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Fishing with Uncle Bud

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Fishing with Uncle Bud

A new book introduces you to Lake Pend Oreille through the eyes of a confirmed fisherman

Dress him in a fuzzy beard and he is Santa.

Aside for that Ultra-light rod that he clutches while wistfully eyeing the mountains, streams and lakes nestled there, he is a good mark.

Bud Larsen, though, isn’t the magic elf. He is a former Army sergeant major who for almost 15 years has dipped lures and lines in North Idaho’s streams and rivers looking for fish.

He does, however, have an eye on the holidays, hoping the book he recently published will be wrapped in pretty paper and nestled under a lot of Christmas trees. That is why “Fishing With Uncle Bud” was released six weeks before Christmas.

Not so dumb for a bait fisherman, says the 73-year-old author of the self-published book that recounts his years fishing the Panhandle.

Larsen, who grew up in the Tri-Cities and moved with his wife Marianne to Bonners Ferry in 1996, is a combat veteran of Korea who did two tours in Vietnam. Fishing hooked him when he was a first sergeant at Fort Leonard Wood, Missouri. It healed him in a sense.

“I had an ulcer,” Larsen said. “It was so bad that I had to go to the hospital.”

The doctor said he would release him on one condition.

“What you need to do is go fishing,” the doctor said.

Larsen was enrolled in the Army’s engineer school and told the doc that he was too busy to fish.

“I’m not going to release you until you agree to go fishing,” the doctor insisted and assigned Larsen to a fishing guide in the Lake of the Ozarks.

“The first day out I caught a 6-pound bass and that was it,” he said. “The next day I was down at the credit union to get a bass boat.”

That was 35 years ago and although he has tried what some allege is a more noble pastime—fly casting—for Larsen, fishing means hunting spiny rays such as bass, panfish and the toothy pike.

His preferred method: an ultralight spincast rig with line that eventually reaches out to a worm on a hook.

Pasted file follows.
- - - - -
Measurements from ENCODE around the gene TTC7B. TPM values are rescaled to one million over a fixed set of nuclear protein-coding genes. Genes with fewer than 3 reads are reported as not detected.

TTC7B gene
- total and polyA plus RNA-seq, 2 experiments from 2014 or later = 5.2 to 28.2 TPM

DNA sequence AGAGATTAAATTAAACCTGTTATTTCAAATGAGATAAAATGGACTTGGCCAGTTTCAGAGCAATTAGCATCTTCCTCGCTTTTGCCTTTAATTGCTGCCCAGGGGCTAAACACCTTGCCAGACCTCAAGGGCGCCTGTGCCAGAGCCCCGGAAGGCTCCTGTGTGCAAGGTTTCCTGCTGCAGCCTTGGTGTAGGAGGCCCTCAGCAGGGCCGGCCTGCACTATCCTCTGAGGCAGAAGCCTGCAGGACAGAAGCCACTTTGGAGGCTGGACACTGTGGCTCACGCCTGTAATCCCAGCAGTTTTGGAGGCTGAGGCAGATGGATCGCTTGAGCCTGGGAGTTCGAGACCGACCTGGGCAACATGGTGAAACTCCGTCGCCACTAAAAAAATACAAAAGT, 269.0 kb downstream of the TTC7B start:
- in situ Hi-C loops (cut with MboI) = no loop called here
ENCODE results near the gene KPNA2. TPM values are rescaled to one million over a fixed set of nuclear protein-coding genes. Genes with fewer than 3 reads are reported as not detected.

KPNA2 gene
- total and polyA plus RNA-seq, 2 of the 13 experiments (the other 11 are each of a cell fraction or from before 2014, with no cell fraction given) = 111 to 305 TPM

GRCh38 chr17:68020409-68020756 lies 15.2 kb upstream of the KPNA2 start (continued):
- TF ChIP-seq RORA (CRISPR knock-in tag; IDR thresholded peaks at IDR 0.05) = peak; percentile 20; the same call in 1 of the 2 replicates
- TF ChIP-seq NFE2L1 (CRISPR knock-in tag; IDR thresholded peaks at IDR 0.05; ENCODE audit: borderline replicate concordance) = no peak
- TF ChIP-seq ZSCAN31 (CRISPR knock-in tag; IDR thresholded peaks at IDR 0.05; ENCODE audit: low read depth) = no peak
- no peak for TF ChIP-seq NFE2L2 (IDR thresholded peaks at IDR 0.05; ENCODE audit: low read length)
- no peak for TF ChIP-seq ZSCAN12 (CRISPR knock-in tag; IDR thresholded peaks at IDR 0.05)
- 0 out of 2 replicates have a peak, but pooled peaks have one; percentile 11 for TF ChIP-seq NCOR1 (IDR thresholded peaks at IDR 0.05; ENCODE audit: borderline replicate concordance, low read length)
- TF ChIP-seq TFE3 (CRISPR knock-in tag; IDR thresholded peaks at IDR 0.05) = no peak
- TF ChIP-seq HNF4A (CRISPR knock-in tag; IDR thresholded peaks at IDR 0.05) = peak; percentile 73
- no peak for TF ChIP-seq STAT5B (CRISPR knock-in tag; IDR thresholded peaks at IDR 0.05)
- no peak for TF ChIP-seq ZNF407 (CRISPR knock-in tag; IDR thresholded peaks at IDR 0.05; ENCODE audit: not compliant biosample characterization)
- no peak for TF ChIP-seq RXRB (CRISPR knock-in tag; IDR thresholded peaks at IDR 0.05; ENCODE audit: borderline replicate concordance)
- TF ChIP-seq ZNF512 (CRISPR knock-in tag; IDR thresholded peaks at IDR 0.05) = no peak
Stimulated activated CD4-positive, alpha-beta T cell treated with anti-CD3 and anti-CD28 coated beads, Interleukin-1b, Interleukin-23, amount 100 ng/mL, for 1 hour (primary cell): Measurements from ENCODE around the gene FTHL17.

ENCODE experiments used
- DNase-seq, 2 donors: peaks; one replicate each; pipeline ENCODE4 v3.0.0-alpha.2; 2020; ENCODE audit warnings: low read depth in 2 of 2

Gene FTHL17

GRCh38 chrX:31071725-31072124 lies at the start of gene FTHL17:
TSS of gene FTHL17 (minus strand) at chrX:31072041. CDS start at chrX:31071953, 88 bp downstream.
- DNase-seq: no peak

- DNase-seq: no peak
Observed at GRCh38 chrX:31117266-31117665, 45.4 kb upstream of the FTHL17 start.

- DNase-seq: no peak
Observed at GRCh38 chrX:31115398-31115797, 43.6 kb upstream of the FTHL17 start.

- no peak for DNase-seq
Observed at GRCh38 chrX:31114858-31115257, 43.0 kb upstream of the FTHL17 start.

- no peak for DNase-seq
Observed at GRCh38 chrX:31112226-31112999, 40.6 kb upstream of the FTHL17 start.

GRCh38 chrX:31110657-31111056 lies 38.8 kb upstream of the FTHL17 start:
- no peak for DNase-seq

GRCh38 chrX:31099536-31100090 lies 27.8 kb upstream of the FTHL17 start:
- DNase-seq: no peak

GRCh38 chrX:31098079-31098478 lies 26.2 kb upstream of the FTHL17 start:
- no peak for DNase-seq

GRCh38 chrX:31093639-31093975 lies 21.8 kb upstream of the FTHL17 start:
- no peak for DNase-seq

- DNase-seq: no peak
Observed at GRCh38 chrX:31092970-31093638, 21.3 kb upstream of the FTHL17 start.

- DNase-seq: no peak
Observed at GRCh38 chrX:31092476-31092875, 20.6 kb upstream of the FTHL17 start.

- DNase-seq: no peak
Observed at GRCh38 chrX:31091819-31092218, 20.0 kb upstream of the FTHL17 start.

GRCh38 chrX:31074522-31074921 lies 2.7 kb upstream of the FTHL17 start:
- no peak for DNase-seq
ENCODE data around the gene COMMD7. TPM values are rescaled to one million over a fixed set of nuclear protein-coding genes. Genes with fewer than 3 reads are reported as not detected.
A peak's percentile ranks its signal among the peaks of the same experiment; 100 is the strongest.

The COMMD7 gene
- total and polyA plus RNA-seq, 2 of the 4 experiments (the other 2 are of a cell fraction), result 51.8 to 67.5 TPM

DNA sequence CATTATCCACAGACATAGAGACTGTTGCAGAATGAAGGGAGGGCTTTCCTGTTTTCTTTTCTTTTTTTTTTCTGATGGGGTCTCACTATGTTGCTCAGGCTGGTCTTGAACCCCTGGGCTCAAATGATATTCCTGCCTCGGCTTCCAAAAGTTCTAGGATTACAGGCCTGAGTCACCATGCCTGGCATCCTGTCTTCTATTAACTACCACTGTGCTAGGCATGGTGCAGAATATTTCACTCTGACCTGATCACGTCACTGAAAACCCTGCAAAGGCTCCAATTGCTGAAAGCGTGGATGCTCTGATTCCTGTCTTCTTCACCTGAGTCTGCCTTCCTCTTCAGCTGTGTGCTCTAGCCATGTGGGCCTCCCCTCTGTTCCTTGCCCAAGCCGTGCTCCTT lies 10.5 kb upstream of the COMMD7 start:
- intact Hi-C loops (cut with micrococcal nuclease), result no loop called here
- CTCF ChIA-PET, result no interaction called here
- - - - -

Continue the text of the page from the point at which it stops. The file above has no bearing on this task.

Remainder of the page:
“I’m a dyed-in-the-wool bait caster,” said Larsen, a big man who blames the flutter in his hand and the limp that he braces with a cane on his many years in the rain and wet as a field soldier.

“I’d rather go cross-eyed watching a bobber,” he said.

He tried fly fishing, but the elegance of the 11 to 1 cast and the loop swirling out tightly wasn’t something his blue-collar demeanor subscribed to.

“I used to practice like crazy,” he said. “But, I never could get it right. Any sport that makes me so darn mad, I’m just not going to do it.”

As a kid on the Columbia and Snake rivers, he chased everything from carp to salmon, he said. But, as any young man with a lot of time on his hands, fishing was taken for granted an eventually abandoned for other pursuits like chasing girls. Larsen first saw North Idaho in the late 1940s when, for three consecutive years his swim team made the finals and competed in a big meet in Coeur d’Alene. After the meet, the coach cut he and his teammates loose. They traded the pocket money they had earned working the Washington, Oregon and Idaho wheat fields for a trip to Bonners Ferry to hunt and fish the Kootenai River Valley and tomcat after Bonners Ferry cheerleaders.

“I fell in love with the place,” he said.

The experience remained fixed in his mind throughout his years in the Army. When he retired, he started and sold a computer business, and a fish smoking venture on the Washington peninsula. He and Marianne took the earnings and traveled by RV to North Idaho to see how time had marked the land.

“Not much had changed in 45 years,” he said.

They didn’t deliberate long, and decided to stay.

Larsen befriended Ralph Anglen who wrote a fishing column for the local newspaper called “Anglin’ with Anglen.”

When Anglen got too old to write the column and quit, Larsen implored him to continue. Instead the fishing author handed Larsen the reigns. For five years he wrote an on-line column called “Fishing with Uncle Bud.”

The column was popular among North Idaho readers.

“It took off like a damn rocket,” Larsen said.

The book of the same name is a compilation of columns that appeared online, covering fishing holes, and fishers from southern Kootenai County, Shoshone and Benewah to Bonner and Boundary County.

Mostly though, it is about people, Larsen said.

Ask him his favorite passage and he’ll give a number.

“Page 104. The Boys of Summer,” he said.

The story recounts a time when he worked as an Idaho Fish and Game volunteer taking water temperatures at lakes across the Panhandle. He was at Spirit Lake when a passel of boys on bicycles slid down the gravel in a trail of dust to the lake’s public dock and began fishing off the pier.

He spent several hours with them and remembers one of the scabbed-kneed youngsters telling him that he was playing hooky from Bible School.

“Don’t tell anyone,” the boy said.

Larsen didn’t hesitate when he replied, “The Lord is gonna forgive you, son.”

To Larsen fishing is akin to a Sunday sermon, it’s just that good of a thing.

“We are truly blessed here,” he said. “With this book, I finally did something good in my life, and I hope it’s around for a while.”

“Fishing with Uncle Bud” is available locally at Bonners Books (208-267-2622) and Far North Outfitters (208-267-5547) in Bonners Ferry,

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Ralph Bartholdt Ralph Bartholdt is a freelance writer and editor

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